This part of Guatemala is known for its quality coffee, and for its beauty. The mountains provide both a gorgeous landscape and a good location for growing the valuable beans. But these tall peaks also serve as symbols of struggle. This has not been a smooth road, and these farmers are definitely not rich. In fact, they are some of the most vulnerable people in our world. And we want you to meet them.


How Urban Farming Is Revolutionizing Our Cities and Food System

Author: Dr. David Suzuki | Published on: August 30, 2016

Urban agriculture won’t resolve all food production and distribution problems, but it could take pressure off rural land while providing other advantages.

Humans are fast becoming city dwellers. According to the United Nations, “The urban population of the world has grown rapidly from 746 million in 1950 to 3.9 billion in 2014.”

Sixty-six percent of us will likely live in urban environments by 2050. The number of mega-cities (more than 10 million inhabitants) is also skyrocketing, from 10 in 1990 to 28 in 2014—home to more than 453 million people—and is expected to grow to 41 by 2030.

Along with concerns about climate change and the distances much of our food travels from farm to plate, that’s spurred a renewed interest in producing food where people live. Urban agriculture won’t resolve all food production and distribution problems, but it could help take pressure off rural land while providing other advantages. From balcony, backyard, rooftop, indoor and community gardens to city beehives and chicken coops to larger urban farms and farmers markets, growing and distributing local food in or near cities is a healthy way to help the environment.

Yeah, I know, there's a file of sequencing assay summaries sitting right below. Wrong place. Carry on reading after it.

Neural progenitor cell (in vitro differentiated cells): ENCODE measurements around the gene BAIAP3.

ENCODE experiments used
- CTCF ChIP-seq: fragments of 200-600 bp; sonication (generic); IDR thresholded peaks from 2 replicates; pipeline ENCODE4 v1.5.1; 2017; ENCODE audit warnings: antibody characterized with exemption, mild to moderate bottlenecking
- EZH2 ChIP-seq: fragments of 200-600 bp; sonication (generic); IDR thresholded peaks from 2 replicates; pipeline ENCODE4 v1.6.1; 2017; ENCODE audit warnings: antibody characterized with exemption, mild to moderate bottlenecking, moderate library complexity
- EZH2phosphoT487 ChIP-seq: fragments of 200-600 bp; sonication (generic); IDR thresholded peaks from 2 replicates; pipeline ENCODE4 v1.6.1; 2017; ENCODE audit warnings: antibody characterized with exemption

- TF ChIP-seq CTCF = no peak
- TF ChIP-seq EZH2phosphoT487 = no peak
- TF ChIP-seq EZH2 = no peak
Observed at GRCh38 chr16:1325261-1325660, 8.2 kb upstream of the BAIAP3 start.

Restoring the Climate: War Is Not the Answer

Author: Judith Schwartz

Author and climate activist Bill McKibben has published a manifesto to “declare war” on climate change. While I agree about the urgency, I question the wisdom of invoking warfare. For one, how well have our battles against vast, multifaceted problems worked out? (Think: the war on drugs, the war on terrorism, the war on poverty.) Equally important, the language of combat is exactly wrong for addressing climate disruption. Rather, we need to wage peace with nature: to understand how natural systems regulate climate and to ally with the processes that maintain those functions.

But we’re running out of time.

“Increasingly, people are ready for a peace footing with nature.”

Shifting to renewable energy—the core of McKibben’s mobilization—is essential. But this alone won’t avert climate disaster. Even if we stopped fossil fuel emissions this minute, it would take centuries to bring CO2 down to appropriate levels. Plus, what remains unspoken: We could suck all the CO2 we want out of the atmosphere and still suffer the droughts, floods, heat waves and wildfires we now associate with climate change. We’re blind-sided by carbon, as if breaking our fossil fuel addiction were all that’s needed to restore climate dynamics. Climate is too complex to be reduced to a single variable.

Many ecological processes that influence climate reflect the movement and phase change of water. While carbon dioxide traps heat, water vapor acts as conveyer of heat, retaining and releasing heat as it circulates. Consider transpiration, the upward movement of water through plants. This is a cooling mechanism, transforming solar radiation to latent heat embodied in water vapor. According to Czech botanist Jan Pokorny, each liter of water transpired converts 0.7 kilowatt-hours of solar energy, an amount comparable to the capacity of, say, a large room air conditioner. A single tree can transpire upwards of 100 liters of water in a day. That’s a lot of cooling power—not to mention the shade, the drawdown of carbon, and everything else a tree does for us.